Ten whole Plagues. Many days. Weeks. Months of preparations. There was even time to collect gold and silver vessels from the neighbors. Time to get organized and start baking… It seems like this could go on forever. And suddenly, chipazon!! A great and almost frantic rush. Get out! Get out! Never mind the packing, never mind the sandwiches! Just go, go, go!
What’s going on?
We always read the story all too fast, so we forget, things took time. The Exodus was not a surprise. We knew it was coming. There was a “process”. After years of slavery, we were slowly reminded that there is a tomorrow; we started relearning that there is hope; that things can actually get better, that we matter, that we have a place to go and things to do; our very own place and our own things, things that, as slaves, we could not even imagine.
That build up was necessary, and had to be gradual, just like when picking up anyone out of any bad situation (see precious blog)…
But then one day, it’s time to go. And go we must in a rush, in chipazon – חיפזון.
Rabbi Hirsch says the root ch.p.z. ח.פ.ז. means – hasten aimlessly. Aimlessly?? Aren’t we going to freedom??
We’re going, that’s for sure. We don’t yet know where to. G-d says to Moses, to a “land of milk and honey”. Moses says to Pharaoh, it’s just a quick trip to celebrate a festival. The experience of the people must be super confusing: strange things happen all around: the river turns to blood, frogs everywhere, lice, animals… It’s no wonder there is “darkness”.
But then comes a day…
The battered woman who prepared her get-away carefully, waiting for that once in a lifetime window of opportunity – and at the same time, fearing that moment – now must act; Our kidnapped soldier from Chatufim (Homeland) who couldn’t even dream that it’s possible, is now being whisked out secretly with no time for goodbyes – though he’s gotten close to his captives! My grandma has to take her three kids and leaves their longtime Berlin home never to look back, unsure whether her husband will be able to join; And the Children of Israel, who “all of a sudden” are in such a hurry that they can’t finish baking bread for the trip, must scurry out, and start the journey.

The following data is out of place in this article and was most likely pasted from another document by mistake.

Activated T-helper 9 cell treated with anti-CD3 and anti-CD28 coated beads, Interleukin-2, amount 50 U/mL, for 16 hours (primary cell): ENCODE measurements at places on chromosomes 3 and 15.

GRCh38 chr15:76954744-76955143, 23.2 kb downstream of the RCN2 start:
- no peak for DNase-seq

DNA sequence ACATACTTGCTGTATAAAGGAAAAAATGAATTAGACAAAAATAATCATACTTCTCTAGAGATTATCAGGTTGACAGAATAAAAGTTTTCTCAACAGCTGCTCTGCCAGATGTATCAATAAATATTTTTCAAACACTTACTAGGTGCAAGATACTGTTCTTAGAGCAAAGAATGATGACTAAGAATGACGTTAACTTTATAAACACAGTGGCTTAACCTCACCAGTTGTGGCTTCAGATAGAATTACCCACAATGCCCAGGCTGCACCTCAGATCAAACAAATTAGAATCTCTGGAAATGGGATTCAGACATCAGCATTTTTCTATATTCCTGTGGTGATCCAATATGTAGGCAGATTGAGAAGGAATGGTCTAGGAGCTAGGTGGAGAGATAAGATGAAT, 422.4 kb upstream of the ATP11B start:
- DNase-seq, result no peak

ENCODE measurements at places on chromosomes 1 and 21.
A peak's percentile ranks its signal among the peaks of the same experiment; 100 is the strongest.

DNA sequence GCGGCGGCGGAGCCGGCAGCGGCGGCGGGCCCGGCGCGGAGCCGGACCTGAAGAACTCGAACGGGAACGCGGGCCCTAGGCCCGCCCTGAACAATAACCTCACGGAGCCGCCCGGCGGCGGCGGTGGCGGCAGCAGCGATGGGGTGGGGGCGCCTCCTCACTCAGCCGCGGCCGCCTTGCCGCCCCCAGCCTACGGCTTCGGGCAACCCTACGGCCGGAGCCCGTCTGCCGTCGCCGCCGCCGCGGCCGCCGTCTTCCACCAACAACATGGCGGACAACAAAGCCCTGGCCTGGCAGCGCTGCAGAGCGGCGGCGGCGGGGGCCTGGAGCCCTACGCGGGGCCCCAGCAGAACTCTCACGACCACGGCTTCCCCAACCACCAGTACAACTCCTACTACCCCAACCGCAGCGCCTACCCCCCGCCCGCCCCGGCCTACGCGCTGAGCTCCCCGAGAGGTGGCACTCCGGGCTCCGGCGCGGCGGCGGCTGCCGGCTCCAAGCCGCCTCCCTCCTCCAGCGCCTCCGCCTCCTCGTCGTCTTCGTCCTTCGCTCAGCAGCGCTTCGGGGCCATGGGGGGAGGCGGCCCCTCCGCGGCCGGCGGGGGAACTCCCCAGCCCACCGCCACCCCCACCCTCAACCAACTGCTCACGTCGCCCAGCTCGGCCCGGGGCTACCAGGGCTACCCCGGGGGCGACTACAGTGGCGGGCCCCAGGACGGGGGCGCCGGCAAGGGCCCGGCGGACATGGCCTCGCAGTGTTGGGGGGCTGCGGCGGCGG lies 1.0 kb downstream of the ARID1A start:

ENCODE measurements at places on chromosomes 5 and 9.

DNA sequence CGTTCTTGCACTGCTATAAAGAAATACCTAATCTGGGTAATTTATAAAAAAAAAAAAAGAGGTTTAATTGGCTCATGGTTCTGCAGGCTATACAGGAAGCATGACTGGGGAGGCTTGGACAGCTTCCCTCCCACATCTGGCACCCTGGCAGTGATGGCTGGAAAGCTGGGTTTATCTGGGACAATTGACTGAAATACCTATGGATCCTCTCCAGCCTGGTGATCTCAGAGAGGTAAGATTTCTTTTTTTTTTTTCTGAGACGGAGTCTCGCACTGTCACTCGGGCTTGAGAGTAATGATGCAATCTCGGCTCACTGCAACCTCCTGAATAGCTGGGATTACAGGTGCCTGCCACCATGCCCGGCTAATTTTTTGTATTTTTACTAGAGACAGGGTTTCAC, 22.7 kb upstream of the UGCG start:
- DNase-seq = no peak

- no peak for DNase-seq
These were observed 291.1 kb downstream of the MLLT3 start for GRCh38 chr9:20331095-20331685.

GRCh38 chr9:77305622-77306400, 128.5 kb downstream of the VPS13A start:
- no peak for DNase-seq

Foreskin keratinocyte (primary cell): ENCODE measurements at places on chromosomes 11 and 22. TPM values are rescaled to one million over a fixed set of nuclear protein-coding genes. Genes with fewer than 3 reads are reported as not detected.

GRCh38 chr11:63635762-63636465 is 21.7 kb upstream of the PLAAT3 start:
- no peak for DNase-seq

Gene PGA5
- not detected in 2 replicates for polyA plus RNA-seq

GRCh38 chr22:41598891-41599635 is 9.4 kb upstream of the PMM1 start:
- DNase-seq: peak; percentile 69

The two Torah portions – the one of patience and the other, of haste – go hand in hand. There is time for the lengthy prep, but then comes the time to just do, to get up and go.
The tension between the two is constant: When to go along and when to step up and out? Ultimately, this is what might define much of our journey.
If we were G-d and we’re about to start a new nation, what should be the first thing we tell them to do as such? Maybe we’d want them to love us. Or do what we say. Maybe love each other. Or love my Book. Be nice to their neighbors. Give tzedakah. Plant trees. Have a party. Or a holiday.
Creating a calendar might be one of the last things on our lists, but luckily, we are not G-d.
Giving us the power over time is how G-d opts to mark our transition from slavery to nationhood: החודש הזה לכם… This month is to you / for you… (Exodus 12:2), and what a profound way. As if G-d says, I, who created time in the universe, now give you, who were created in my image, authority over your own time. By taking a hold of it, you’ll be free – economically and socially, but also in a much broader and deeper sense. You can decide your comings and goings; you can make time – “yours”. In the most daily, minute way, you’ll be reminded that you’re no longer a slave, but rather, a master.
This difference can be paralleled to the difference between laborer and contractor: the worker must do what he’s told. His time is his boss’s. The contractor on the other hand, takes upon himself (or herself) tasks that s/he manages, that interest him, and handles his own workload. To be clear, we’re not invited to do nothing. Freedom in the Torah is not lazing around. We have a task: “to work and guard (the Garden)” (Genesis 2:15) but how we’re going to do what we do, has just now changed.
And a smile about us and time: https://www.youtube.com/watch?v=v0bAcKt6zkA